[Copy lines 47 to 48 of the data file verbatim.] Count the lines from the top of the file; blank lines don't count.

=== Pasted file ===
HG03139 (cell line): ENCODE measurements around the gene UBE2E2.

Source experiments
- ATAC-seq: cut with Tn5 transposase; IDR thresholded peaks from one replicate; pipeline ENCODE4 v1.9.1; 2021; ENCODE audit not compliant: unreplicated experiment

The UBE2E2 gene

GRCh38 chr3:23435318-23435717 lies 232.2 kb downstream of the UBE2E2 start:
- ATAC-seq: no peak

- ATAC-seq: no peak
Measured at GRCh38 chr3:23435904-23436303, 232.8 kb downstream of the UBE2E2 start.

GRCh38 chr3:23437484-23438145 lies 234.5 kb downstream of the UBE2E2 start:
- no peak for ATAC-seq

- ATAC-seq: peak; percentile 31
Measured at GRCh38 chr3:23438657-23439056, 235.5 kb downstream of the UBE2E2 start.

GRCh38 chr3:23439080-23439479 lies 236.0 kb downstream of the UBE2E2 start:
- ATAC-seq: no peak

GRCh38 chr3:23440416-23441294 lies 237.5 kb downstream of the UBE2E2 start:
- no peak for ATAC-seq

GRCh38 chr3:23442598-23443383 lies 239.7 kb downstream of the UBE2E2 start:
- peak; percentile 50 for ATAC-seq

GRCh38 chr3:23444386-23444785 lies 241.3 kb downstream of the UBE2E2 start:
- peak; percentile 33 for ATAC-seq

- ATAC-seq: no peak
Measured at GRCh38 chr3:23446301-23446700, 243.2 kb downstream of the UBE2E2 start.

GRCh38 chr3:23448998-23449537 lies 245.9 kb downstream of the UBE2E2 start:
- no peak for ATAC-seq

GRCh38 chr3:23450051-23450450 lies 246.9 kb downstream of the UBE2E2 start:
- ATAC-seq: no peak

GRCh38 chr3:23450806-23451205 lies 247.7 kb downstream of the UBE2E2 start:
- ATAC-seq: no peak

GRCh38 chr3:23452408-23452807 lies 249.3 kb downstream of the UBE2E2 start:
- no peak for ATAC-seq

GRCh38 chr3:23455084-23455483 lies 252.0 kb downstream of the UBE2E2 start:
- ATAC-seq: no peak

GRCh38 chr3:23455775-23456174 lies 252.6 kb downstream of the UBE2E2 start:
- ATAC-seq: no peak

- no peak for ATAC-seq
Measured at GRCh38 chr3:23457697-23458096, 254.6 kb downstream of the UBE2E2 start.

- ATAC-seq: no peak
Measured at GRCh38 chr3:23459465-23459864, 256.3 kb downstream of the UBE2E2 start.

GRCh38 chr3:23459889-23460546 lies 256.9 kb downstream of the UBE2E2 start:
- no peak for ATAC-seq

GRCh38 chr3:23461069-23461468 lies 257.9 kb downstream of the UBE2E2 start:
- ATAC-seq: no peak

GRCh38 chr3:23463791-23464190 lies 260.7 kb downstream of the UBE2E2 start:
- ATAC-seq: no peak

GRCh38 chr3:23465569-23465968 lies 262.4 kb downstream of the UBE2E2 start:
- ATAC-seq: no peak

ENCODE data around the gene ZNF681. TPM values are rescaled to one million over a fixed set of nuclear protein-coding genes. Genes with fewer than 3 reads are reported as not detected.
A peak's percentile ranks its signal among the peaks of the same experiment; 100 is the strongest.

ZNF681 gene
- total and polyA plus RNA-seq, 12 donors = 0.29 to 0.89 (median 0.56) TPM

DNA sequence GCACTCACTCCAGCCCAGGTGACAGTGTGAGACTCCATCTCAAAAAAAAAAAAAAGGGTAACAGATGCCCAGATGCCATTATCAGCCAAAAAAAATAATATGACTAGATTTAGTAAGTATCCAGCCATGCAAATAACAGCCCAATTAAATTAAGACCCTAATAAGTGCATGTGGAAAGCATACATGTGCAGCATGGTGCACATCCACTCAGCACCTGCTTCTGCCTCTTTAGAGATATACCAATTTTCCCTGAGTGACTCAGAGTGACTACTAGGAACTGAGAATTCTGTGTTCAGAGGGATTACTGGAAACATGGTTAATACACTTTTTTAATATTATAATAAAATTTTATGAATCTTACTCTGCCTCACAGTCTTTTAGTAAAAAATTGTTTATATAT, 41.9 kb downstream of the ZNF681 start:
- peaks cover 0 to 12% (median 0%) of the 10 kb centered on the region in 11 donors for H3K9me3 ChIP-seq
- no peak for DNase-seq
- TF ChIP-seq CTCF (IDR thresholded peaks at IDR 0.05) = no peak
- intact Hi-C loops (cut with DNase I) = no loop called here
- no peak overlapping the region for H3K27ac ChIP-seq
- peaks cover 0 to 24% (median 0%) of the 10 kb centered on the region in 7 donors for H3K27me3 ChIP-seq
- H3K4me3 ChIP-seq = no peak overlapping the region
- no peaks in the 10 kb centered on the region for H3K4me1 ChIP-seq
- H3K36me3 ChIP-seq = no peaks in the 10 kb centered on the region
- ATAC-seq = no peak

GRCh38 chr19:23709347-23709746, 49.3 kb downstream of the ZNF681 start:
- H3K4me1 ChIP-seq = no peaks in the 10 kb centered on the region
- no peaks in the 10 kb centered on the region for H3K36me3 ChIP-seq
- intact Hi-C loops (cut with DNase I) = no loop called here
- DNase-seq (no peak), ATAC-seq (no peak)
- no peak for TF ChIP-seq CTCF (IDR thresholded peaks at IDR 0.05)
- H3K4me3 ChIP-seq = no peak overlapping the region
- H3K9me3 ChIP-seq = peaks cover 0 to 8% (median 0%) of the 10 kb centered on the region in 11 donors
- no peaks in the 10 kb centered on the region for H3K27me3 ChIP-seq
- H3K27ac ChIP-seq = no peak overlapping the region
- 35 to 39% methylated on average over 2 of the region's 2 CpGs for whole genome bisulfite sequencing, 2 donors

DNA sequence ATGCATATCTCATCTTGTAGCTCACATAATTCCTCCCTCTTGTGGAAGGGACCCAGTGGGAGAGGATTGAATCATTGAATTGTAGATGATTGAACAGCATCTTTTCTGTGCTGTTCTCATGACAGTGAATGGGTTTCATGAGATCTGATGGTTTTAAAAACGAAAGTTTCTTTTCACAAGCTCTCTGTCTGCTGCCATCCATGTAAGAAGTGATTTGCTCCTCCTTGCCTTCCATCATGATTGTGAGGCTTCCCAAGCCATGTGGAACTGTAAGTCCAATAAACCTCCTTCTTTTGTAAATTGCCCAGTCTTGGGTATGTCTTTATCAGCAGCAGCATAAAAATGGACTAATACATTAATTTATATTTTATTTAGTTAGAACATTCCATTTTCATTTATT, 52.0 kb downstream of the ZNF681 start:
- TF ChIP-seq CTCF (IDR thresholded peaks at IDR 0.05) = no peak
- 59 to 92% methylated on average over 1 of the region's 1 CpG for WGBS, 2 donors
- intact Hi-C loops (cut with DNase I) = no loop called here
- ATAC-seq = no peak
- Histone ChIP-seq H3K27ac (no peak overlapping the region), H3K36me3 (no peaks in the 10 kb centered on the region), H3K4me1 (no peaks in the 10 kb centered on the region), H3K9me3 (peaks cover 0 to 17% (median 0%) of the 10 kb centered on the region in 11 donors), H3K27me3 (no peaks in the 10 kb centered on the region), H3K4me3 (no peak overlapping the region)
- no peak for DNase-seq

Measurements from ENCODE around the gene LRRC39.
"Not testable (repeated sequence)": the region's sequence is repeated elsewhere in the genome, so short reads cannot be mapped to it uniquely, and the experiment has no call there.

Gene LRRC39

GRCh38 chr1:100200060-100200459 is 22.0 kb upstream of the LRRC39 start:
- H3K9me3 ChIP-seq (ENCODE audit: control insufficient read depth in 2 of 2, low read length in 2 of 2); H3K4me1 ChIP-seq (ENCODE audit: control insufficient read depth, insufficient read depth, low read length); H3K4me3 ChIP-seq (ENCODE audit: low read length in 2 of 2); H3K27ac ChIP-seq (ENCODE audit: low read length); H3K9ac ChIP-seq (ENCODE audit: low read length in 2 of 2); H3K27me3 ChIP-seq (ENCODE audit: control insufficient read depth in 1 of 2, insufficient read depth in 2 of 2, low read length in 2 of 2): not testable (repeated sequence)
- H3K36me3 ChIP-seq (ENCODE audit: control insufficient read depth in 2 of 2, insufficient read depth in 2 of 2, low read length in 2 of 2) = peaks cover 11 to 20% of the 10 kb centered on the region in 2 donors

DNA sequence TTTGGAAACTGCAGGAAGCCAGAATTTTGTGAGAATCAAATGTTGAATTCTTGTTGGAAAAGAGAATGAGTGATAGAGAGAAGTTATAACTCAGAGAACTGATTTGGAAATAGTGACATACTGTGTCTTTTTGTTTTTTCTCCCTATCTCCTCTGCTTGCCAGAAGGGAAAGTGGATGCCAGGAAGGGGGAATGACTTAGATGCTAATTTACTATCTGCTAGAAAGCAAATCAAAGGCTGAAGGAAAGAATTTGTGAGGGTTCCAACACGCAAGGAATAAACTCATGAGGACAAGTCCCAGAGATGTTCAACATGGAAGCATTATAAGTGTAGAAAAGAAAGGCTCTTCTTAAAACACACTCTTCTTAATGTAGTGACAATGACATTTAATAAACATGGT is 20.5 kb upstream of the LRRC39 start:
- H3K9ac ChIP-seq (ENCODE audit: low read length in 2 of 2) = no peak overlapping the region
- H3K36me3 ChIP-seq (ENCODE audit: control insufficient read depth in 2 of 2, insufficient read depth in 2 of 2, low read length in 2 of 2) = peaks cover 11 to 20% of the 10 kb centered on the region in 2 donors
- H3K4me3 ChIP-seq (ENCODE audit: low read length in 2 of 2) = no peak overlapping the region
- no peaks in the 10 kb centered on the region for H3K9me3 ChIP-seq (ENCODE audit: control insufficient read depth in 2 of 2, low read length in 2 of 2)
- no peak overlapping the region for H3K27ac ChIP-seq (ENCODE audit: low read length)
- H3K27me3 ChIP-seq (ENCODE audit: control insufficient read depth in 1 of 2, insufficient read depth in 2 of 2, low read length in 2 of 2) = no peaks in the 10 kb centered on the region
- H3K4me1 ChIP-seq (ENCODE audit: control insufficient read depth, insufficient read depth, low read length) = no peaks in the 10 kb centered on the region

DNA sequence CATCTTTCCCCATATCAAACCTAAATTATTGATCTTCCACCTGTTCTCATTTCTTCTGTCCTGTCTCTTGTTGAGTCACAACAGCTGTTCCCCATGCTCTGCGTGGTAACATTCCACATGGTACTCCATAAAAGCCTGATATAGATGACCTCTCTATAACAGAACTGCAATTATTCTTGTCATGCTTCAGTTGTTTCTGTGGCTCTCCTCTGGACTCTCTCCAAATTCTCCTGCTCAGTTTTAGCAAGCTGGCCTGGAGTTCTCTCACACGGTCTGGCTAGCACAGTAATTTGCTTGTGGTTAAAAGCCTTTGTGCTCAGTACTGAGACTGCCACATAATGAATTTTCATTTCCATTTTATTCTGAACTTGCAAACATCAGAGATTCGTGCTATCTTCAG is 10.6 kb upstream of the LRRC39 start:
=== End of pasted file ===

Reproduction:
ENCODE data around the gene ZNF681. TPM values are rescaled to one million over a fixed set of nuclear protein-coding genes. Genes with fewer than 3 reads are reported as not detected.
A peak's percentile ranks its signal among the peaks of the same experiment; 100 is the strongest.